Should we mourn?

When my dog  died suddenly of kidney failure, I felt as if I had been kicked in the gut.  I was really hurting and I was surprised that the person who had spent the most time with this dog didn’t seem to be nearly as affected as I was. When I checked with him, Jack said, “I don’t miss her because I travel with her all around the planets every night before I go to sleep.”  Jack was grieving in his own way.  Every night he made up “adventures” and he and our sheltie (his co-pilot) traveled around the galaxies.  Eventually,  we all healed and once we got another dog, Jack’s space travels included the new dog.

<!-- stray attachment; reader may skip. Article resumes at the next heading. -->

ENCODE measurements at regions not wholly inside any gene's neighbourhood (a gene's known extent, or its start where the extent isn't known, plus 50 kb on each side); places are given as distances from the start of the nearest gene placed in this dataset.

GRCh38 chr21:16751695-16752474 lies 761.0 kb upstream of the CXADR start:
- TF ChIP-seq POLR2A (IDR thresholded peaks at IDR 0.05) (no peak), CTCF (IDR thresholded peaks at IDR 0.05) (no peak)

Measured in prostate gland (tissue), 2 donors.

Losing a pet is difficult.  No one expects you to grieve, at least not for very long.  “It’s just a dog,” people say.  “The dog pound is full of puppies that need adopting, just go get yourself another dog.”  But, if you’ve had a pet living with you for more than 10 years, let’s face it he/she has probably spent more time with you than anyone else.  Others in the family have jobs, they have hobbies, they have friends, they attend sport events and concerts without you.  Your dog, on the other hand, is always there at the drop of a leash.  A dog will follow you anywhere.    A dog will spend time with you, no questions asked.

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